Personal Response on Sexual Identity

When I begin to reflect on my thoughts and feelings regarding my own sexual identity, I face a dilemma I imagine is common for many; namely, that how I perceive my own sexual being is so inextricably connected with my sense of myself, it is difficult to isolate it as a distinct facet of who I am.  In plain terms, gender and sexuality are so infused within individual being, there can be no truly valid separation of them from the self.  Some of this, I believe, is certainly an effect of cultural influences, which are amplified as being maintained historically.  Added to this is the inescapable fact that individuals shape the culture just as they are influenced by it.  Then, further complicating the arena is the reality that personal sexual perceptions vary as men and women mature, and their needs and circumstances change.  The entire subject is essentially vastly complex and, as I mentioned, I think this is true for most of us.

Medicine and Health

Childhood Sexual Abuse and Adult Sexual Identity Formation: Intersection of Gender, Race, and Sexual Orientation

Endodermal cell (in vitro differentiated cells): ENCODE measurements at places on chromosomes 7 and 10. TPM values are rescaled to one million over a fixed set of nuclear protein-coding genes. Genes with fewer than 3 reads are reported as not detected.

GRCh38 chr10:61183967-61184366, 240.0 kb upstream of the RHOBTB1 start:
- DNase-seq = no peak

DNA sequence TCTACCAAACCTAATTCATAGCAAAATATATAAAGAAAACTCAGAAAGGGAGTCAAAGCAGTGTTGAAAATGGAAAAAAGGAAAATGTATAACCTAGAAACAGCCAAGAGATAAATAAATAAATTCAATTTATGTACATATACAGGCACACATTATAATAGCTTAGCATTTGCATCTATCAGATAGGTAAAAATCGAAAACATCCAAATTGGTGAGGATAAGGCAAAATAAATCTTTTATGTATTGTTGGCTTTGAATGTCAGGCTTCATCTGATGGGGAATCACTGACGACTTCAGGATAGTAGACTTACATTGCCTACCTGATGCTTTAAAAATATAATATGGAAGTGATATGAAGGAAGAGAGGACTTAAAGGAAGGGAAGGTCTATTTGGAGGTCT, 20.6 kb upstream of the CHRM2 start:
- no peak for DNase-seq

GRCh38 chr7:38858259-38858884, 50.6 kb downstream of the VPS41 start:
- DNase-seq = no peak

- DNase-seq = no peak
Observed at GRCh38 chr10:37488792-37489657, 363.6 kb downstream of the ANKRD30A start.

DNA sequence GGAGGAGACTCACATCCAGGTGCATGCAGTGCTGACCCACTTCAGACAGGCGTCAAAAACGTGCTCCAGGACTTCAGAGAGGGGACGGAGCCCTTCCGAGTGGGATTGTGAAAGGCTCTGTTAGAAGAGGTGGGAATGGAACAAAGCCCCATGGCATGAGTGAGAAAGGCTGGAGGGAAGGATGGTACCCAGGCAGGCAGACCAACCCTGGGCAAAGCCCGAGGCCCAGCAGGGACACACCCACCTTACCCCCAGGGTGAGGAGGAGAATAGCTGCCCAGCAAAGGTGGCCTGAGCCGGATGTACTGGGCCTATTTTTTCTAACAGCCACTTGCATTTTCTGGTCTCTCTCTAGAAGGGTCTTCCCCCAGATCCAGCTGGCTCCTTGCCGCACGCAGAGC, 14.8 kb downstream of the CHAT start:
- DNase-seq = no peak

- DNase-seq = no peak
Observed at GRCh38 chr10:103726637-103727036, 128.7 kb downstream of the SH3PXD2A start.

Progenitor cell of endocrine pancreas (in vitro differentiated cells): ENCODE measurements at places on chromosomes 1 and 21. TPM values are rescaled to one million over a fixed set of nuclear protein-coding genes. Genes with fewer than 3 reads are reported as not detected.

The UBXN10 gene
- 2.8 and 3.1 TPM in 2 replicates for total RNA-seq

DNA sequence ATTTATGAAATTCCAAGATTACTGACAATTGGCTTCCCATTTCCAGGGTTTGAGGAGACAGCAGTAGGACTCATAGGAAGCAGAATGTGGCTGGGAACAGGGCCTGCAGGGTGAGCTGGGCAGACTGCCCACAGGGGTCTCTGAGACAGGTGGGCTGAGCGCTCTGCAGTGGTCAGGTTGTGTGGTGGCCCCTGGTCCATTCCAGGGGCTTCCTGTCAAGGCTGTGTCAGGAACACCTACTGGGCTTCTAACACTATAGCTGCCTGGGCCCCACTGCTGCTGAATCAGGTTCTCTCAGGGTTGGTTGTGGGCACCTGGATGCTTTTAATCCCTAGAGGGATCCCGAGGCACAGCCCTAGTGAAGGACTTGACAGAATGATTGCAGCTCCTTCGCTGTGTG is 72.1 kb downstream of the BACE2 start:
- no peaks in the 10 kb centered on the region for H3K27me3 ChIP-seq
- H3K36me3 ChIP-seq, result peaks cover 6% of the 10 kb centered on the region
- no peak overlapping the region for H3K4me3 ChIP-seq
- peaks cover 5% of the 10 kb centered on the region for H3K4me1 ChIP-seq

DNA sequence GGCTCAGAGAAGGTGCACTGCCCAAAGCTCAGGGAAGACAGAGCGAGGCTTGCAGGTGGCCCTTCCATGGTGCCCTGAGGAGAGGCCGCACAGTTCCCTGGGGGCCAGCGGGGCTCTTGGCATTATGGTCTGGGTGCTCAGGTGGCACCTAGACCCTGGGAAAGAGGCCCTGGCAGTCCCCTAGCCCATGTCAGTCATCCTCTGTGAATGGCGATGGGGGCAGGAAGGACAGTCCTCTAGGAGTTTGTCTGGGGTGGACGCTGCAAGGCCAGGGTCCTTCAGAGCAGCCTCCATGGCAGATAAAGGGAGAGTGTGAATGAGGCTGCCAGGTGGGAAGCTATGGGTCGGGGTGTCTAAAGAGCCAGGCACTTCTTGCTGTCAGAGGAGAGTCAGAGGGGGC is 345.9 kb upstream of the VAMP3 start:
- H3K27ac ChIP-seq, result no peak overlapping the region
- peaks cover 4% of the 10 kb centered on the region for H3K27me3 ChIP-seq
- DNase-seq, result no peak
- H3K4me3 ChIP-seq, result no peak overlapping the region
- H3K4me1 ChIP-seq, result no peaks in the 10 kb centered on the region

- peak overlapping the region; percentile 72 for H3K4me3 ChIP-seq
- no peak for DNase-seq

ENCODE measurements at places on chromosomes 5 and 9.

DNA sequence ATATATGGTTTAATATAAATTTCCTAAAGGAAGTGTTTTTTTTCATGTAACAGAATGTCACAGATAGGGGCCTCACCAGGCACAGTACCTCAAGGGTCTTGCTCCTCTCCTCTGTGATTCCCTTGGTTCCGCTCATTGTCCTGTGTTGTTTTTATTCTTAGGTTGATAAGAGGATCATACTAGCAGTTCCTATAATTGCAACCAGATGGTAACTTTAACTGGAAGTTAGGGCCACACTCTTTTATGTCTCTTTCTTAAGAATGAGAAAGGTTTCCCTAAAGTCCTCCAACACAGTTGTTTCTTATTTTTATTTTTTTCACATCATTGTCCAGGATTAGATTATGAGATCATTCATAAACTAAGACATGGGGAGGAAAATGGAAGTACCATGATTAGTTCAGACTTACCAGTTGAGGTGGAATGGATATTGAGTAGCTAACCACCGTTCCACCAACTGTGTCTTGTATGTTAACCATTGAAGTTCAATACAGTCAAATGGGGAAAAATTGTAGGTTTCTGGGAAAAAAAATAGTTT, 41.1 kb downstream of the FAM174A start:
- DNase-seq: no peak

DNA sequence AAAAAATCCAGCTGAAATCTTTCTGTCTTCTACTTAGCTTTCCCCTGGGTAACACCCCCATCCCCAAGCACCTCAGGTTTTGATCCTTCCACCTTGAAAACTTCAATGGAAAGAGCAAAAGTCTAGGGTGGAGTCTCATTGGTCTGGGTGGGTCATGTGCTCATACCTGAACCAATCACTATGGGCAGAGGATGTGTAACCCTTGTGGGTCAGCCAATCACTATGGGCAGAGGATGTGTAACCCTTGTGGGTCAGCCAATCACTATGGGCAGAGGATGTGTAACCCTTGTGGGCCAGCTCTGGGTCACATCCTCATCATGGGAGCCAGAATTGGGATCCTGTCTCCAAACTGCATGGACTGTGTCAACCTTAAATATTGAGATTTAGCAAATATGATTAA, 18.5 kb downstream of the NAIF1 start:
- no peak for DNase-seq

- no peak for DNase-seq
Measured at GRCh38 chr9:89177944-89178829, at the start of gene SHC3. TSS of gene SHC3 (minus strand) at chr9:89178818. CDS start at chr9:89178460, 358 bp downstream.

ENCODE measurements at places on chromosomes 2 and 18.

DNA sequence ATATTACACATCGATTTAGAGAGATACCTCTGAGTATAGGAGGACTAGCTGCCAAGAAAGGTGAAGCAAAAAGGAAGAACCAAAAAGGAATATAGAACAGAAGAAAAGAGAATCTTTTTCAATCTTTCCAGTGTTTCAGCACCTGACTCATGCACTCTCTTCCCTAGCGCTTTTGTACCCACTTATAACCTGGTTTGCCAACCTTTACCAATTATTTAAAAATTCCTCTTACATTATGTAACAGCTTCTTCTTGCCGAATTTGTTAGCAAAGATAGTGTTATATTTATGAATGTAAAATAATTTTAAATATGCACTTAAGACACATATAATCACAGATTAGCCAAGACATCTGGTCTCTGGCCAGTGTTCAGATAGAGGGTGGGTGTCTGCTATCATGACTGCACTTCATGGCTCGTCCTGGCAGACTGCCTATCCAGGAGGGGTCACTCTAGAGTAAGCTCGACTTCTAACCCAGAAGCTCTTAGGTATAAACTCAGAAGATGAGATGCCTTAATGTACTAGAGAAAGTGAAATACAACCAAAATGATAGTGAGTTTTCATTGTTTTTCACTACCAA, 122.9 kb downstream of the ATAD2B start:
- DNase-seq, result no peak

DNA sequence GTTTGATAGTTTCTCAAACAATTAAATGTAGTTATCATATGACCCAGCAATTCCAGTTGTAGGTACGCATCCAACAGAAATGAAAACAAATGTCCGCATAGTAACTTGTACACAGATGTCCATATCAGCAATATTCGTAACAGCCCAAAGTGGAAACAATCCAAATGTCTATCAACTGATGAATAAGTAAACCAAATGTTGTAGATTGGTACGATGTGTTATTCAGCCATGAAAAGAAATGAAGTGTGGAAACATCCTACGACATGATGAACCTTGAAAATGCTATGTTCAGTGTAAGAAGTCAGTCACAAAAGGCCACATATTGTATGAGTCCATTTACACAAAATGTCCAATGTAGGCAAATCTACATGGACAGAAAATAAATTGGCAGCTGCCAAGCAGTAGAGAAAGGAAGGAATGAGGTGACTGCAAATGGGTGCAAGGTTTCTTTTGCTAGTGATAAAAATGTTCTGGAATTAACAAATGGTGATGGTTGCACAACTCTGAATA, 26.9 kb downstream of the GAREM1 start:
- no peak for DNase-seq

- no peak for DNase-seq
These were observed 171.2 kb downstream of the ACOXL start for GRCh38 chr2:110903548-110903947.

The article discusses the childhood sexual abuse among the heterosexual, homosexual, bisexual or queer and its casual effects on their psychological behaviors that conceptualize a sexual identity. Authors attempted to investigate whether there is a relationship between childhood sexual abuse (CSA) and non-heterosexual as a sexual identity. They found that non-heterosexual is linked to mental health issues than is linked to childhood sexual abuse issues. It is said, that individuals who experienced trauma from sexual acts are usually difficult to define because there are a varying range of non-consensual sex or rape that cannot be define interchangeably. For example, in a normative society in which we live, once thought, that once a person considered a non-heterosexual it would extend the beyond reasoning for the person becoming a non-heterosexual is the reason for the impact traumatic sexual experience with someone of the same sex. While, Dietz (2001) suggested that a heterosexist framework in which defines of a person who may be assumed that he or she is a heterosexual unless he or she experienced an impact or a traumatic event that changes his or her sexual identity.